Welcome to the unfortunate world of legal disclosure. In a lawsuit over a 2002 bombing in Israel that killed two Americans, the Palestinian Authority accidentally admitted to something everyone knows — that it is directly involved in terrorism. However, presiding judge Richard Leon has ordered the incriminating memo returned or destroyed. From the New York Post today:
A U.S. judge has ruled that the Palestinian Authority has the right to cover up a memo linking it to a suicide bombing that killed two teen American citizens in Israel, The Post has learned.
The document — accidentally handed over to lawyers suing the authority for $300 million on behalf of the teens’ parents — reveals a “close relationship” between the bomber and a captain in the Palestinian Authority security forces who planned the terror attack, court papers say.
The two-page memo, written in April 2012 by Maj. Ziad Abu Hamid of the authority’s General Intelligence Service, also details “at least six other critical facts” about the 2002 bombing and “clearly establishes the defendants’ material support and liability,” the federal court filing says.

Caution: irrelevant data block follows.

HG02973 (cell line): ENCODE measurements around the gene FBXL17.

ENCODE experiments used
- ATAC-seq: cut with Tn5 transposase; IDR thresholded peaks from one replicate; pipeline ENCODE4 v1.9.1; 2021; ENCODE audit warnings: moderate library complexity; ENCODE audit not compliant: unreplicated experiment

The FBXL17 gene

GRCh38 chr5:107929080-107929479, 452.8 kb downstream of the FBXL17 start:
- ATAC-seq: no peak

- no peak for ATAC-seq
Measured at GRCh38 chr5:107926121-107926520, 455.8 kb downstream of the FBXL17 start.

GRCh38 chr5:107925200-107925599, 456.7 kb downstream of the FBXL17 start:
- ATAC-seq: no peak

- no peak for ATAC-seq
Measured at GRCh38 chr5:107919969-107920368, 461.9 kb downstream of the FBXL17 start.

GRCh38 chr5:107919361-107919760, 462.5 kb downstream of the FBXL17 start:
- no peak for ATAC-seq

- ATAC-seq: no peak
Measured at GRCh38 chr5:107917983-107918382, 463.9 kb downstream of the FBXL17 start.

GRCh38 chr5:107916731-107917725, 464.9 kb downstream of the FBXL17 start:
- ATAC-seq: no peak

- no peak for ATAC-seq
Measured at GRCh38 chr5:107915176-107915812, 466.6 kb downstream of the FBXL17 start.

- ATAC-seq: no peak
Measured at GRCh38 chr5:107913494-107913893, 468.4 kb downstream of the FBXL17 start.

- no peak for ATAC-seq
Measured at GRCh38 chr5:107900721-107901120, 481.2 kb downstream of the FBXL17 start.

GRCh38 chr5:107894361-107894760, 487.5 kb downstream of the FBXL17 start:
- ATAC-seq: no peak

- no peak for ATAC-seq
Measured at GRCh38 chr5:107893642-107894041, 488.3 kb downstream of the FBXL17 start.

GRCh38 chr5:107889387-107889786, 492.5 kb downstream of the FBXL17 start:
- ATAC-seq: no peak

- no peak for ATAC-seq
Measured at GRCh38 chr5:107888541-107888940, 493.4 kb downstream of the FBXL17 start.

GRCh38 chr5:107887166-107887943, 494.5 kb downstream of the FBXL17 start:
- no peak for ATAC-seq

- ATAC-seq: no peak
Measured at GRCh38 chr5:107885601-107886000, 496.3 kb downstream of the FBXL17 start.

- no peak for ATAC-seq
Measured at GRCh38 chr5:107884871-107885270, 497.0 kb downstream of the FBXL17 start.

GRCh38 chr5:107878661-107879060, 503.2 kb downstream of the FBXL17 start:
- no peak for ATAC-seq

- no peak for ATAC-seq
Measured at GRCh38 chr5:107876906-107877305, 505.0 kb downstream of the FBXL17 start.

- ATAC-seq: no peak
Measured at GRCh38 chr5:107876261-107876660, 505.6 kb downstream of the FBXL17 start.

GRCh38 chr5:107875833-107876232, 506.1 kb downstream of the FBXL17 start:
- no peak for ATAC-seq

But Washington, D.C., federal Judge Richard Leon ordered the memo returned or destroyed after the authority’s lawyers claimed it was “privileged and protected” information.
But in court papers, they said the memo was mistakenly handed over in a Sept. 12 deposition in Qalqilya because it was folded up in the bottom of an envelope that held unrelated documents. They said the memo “retains the protection of the privilege despite the inadvertent disclosure.”